The Impact of Financial Statement Audits on Non-Income-Increasing Misreporting: Evidence from Restatements
52 Pages Posted: 7 Feb 2017 Last revised: 30 Sep 2018
Date Written: September 22, 2018
Extant evidence implies that managers rely on a variety of non-income-increasing techniques to manipulate earnings. However, prior research finds that the auditor is more likely to discipline firms against practicing income-increasing (II) earnings management due to its higher litigation and reputation risk, although it remains silent on whether the auditor also constrains non-income-increasing (NII) misreporting. Exploring the nature of NII misstatements, we first find that a significant portion of NII misstatements could have valuation implications. In analyzing the role that financial statement audits play in preventing NII misstatements, we find that the auditor exerting more effort reduces the likelihood of II misstatements, but has no perceptible impact on the likelihood of NII misstatements. Annual audits significantly reduce the probability that accounting mistakes are carried from quarterly reports to annual reports for II misstatements, but have minimal economic impact on NII misstatements. The lower audit efficacy over NII misstatements is more pronounced for those that do not impact net income. Further, we find that the asymmetric audit quality for II and NII misstatements is attributable to lower likelihood of detection of NII misstatements along with the lower likelihood of correction of detected NII misstatements as shown in prior research. Our research sheds lights on whether financial statement audits are effective at constraining NII misstatements, which is an important issue given that NII misstatements have become the most prevalent type of financial misreporting in recent years.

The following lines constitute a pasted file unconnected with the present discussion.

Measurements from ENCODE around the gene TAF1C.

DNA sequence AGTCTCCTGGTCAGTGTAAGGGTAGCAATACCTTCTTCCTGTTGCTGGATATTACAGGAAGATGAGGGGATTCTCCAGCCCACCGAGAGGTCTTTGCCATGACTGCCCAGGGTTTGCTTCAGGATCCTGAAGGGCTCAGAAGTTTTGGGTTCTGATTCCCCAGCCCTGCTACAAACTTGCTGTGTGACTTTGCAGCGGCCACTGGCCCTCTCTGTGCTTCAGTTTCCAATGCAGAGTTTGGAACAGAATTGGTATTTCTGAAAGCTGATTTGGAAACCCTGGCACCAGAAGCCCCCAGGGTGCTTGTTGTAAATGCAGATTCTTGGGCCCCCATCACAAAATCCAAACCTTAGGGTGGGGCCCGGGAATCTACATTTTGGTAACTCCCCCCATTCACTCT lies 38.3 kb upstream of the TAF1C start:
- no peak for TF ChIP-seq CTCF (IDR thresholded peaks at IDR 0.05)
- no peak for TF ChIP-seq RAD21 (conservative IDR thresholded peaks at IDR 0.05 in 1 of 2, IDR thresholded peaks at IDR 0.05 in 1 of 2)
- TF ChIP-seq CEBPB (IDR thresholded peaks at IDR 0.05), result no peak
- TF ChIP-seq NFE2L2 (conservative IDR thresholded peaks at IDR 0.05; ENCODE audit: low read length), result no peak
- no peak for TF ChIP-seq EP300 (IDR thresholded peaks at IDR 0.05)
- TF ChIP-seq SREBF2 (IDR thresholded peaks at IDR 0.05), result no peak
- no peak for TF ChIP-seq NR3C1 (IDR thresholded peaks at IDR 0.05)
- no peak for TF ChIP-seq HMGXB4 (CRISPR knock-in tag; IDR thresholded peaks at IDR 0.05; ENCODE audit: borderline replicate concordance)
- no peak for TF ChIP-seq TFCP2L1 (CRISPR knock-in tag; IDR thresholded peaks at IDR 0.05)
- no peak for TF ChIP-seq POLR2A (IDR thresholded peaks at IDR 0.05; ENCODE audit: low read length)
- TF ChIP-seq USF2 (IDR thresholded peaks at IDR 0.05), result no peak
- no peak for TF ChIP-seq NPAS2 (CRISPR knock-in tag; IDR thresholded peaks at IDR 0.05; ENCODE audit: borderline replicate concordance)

Keywords: Financial Report Misstatements; Audit Quality; Litigation and Reputation Costs; Investor Reactions to Restatements
JEL Classification: M49
Suggested Citation: Suggested Citation